I’d take an overnight HSR but the trouble is that a sleeper HSR would have crap economics (operational versus construction). And if it there were just ‘cheap’ seats then flying would be better (5-6h versus 16h trying to sleep upright!); I have thought there is an intermediate solution with deep recliner seats but similar effect, ie. fewer seats ruining the economics. Even if it saves a hotel room, that’s not the way travellers look at it.
          But while coast-to-coast HSR is not viable as a non-stop service that doesn’t mean the US can’t build coast-to-coast HSR, contrary to Alon’s econocratic analysis. Just like the IHS was built to everywhere, it would need to be largely funded by the feds. Call it the BHN (Buttigieg HSR Network) …
          Re carbon emissions, it’s pretty much irrelevant except as part of proper transit. I mean I have never quite understood what Central Texas Rail pax do when they arrive at either end: presumably hire a car? The thing doesn’t even get into the city centres (sorry, centers).
          Plus the timescale of these things is way too late to be part of carbon abatement which we needed yesterday.

          • adirondacker12800

            They don’t bring a car with them when they fly yet they manage once they get there.

          • michaelrjames

            @adirondacker

            That’s what I said. But is there any operating HSR line* in the world that works like that, ie. dumps the travellers out in the middle of nowheresville in the burbs? I know that Houston has a lot of its activity out there sprawled along its ring roads but a single station would serve maybe 5% of it without car hire or Uber (for those with a company cc) and getting caught up in its congestion (4th worse in US). Removes one of the big advantages of HSR. Do car hire and Uber have a stake in Texas Central Rail? It is typically Texan. A bit like their secessionist power grid, someone hasn’t thought it out. The line would save 2.5h on the journey from station-to-station but given you have to drive to/from the stations at both ends, and still drive to your end-destination, it is not clear just how much time overall it saves on driving (given as 4h).

            *HS1 that takes Eurostar from the tunnel at Dover to St Pancras in central London, does has a station at Stratford but so far it doesn’t stop and take pax there–because the demand is mostly in the centre. It is about 10km east of central London and a few km north of the secondary CBD at Canary Wharf. But Stratford is a high-density TOD with a CBD already third after Canary Wharf, and the station is a mega station with a myriad of other mainline, regional and metro rail connections. Comparing to Houston is bit like comparing to Mars.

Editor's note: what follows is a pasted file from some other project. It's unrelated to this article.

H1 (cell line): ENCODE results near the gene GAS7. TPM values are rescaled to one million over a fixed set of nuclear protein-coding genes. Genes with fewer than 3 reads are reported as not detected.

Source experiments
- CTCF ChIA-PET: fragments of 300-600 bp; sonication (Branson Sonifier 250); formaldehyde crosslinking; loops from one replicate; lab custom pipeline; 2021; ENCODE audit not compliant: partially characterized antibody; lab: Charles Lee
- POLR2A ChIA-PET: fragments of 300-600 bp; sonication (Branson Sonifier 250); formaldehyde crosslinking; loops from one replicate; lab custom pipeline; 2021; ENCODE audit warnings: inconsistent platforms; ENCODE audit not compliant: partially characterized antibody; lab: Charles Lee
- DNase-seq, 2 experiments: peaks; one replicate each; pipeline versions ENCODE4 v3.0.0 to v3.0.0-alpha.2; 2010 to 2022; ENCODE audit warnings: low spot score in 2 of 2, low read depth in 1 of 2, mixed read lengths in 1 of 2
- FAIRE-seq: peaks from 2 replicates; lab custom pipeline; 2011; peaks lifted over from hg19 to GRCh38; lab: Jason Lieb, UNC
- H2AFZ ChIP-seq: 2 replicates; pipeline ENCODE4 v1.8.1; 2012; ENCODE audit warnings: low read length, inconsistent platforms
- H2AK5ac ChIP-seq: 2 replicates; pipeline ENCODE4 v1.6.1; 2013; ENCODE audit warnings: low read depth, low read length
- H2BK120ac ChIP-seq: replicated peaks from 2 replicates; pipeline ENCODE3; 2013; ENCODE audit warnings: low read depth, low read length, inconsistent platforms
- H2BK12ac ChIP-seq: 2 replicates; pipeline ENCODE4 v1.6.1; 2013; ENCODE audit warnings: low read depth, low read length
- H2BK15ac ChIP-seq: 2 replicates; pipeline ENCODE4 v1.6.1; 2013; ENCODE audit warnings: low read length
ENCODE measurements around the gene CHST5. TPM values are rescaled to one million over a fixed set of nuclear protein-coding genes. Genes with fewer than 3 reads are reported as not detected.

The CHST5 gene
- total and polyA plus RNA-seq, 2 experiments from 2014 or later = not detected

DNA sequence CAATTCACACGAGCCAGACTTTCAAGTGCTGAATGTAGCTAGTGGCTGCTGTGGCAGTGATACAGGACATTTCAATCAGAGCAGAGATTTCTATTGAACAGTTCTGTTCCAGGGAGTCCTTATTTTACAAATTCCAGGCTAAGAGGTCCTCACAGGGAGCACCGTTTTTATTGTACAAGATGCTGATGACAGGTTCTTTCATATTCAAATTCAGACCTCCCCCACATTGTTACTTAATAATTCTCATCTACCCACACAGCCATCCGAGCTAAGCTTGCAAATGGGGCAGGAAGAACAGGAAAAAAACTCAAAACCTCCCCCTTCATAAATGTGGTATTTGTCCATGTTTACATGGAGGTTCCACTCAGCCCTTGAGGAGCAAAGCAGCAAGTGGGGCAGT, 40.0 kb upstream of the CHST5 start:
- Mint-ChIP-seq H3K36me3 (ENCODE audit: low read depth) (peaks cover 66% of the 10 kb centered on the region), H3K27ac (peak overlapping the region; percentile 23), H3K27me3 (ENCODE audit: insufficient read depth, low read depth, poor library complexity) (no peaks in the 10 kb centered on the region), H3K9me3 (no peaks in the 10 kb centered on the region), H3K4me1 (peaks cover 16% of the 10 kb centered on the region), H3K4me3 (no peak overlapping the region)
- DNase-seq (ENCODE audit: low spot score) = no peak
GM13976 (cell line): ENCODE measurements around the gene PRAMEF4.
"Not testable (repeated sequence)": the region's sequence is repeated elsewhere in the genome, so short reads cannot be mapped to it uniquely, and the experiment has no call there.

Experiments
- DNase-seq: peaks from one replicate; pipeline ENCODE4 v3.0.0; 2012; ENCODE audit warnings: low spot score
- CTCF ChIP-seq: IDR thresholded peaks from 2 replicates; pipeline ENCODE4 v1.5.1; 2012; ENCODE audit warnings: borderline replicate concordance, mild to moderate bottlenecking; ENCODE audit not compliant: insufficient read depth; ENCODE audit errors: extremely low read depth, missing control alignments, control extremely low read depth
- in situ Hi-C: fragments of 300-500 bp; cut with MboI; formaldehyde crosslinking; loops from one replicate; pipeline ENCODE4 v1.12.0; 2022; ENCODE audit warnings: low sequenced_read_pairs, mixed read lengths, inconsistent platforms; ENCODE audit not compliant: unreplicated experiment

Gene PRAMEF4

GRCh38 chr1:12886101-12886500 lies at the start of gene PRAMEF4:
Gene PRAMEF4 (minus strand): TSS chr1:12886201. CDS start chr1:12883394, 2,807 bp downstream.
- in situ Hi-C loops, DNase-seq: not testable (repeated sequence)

And yes, I think “Houston, we have a (HSR viability) problem.” CaHSR may cost a fortune but will be a raging success if it actually gets built. Ditto LA-LV.

          • Herbert

            The term “beetroot station” was first coined in French, so there’s precedent…

          • Ryland L

            @michaelrjames Apparently JetBlue is pricing full-recline business class seats on its new Transatlantic service within 200-300$ of economy class. Railroads should see how they do that.

            Could build some new cities on a cross-country route: make Kansas/Oklahoma blue!

        • Eric2

          Oh yeah, that reminds me of the other issue with transcontinental HSR, which is the prevalence of huge mountains in the western US which make HSR construction there pretty unaffordable. LA-Dallas at least has the benefit of a flat route along the southern border (exactly why the US made the Gadsden Purchase long ago).

          • df1982

            The Dallas station of Texas Central will be downtown, albeit a short distance from the existing Dallas Union (which has all the Amtrak and light rail connections) because of the desire to keep the HSR line operationally segregated. Even having their own tracks at a shared station was too much, apparently.

            Houston was initially planned to run into downtown (where there is an existing Amshack), but the FRA revised this to a suburban highway interchange, with a proposed light rail connection to downtown. Why the FRA should be involved in this decision baffles me, and I think it’s a bad idea for the reasons you mentioned.

            The project is not bad overall, but they really should have focused on a downtown-to-downtown service, and selecting station sites to maximise transit connections.

    • Henry Miller

      Even if airplanes and cross country road trips stopped today it would hardly make a difference to global warming. If that isn’t what you care about, then you need to focus on local. How do you get people keener on taking the bus around town. Once you have made progress there some of that should upgrade to train, but most shouldn’t. Let people fly around if they want to go a long distance, even encourage it because people who fly prefer not to have a car at either end.

      Of course if we get that many people out of local cars regional and HSR is easier to justify, but that should be a low priority.

      • adirondacker12800

        They can charge their electric cars with the PV over the parking space.

      • Matthew Hutton